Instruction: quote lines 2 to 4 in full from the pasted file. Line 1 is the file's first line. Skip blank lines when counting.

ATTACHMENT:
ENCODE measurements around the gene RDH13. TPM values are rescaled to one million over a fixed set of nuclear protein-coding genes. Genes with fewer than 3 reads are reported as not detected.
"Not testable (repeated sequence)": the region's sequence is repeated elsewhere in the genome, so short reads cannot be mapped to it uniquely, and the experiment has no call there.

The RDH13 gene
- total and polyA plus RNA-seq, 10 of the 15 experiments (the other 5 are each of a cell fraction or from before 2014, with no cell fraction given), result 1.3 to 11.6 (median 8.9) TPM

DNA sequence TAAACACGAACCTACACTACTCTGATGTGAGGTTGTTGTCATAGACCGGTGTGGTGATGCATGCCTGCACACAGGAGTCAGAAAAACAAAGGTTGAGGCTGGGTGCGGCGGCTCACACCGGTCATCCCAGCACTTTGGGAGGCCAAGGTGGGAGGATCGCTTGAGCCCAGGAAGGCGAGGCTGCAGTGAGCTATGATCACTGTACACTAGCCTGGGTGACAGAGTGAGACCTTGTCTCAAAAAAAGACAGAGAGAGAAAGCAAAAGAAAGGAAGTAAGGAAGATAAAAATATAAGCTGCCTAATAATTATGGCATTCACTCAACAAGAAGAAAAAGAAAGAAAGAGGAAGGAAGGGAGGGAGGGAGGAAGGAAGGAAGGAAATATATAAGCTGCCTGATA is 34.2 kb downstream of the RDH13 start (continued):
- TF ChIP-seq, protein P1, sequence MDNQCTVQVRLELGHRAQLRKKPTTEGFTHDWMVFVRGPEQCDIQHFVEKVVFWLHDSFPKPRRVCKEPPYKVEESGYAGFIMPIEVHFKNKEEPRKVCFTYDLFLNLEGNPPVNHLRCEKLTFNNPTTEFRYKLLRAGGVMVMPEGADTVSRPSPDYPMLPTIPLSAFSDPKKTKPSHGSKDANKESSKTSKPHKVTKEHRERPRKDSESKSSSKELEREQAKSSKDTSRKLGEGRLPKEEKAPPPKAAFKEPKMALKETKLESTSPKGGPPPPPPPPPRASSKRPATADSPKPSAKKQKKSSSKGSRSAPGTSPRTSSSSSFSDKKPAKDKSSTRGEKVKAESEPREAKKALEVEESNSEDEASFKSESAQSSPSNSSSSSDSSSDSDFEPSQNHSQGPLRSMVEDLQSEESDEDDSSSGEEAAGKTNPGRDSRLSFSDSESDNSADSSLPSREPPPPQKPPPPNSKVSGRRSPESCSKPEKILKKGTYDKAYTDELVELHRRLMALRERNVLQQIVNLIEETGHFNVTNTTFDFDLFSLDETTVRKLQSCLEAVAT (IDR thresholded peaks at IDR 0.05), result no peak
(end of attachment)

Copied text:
"Not testable (repeated sequence)": the region's sequence is repeated elsewhere in the genome, so short reads cannot be mapped to it uniquely, and the experiment has no call there.

The RDH13 gene
- total and polyA plus RNA-seq, 10 of the 15 experiments (the other 5 are each of a cell fraction or from before 2014, with no cell fraction given), result 1.3 to 11.6 (median 8.9) TPM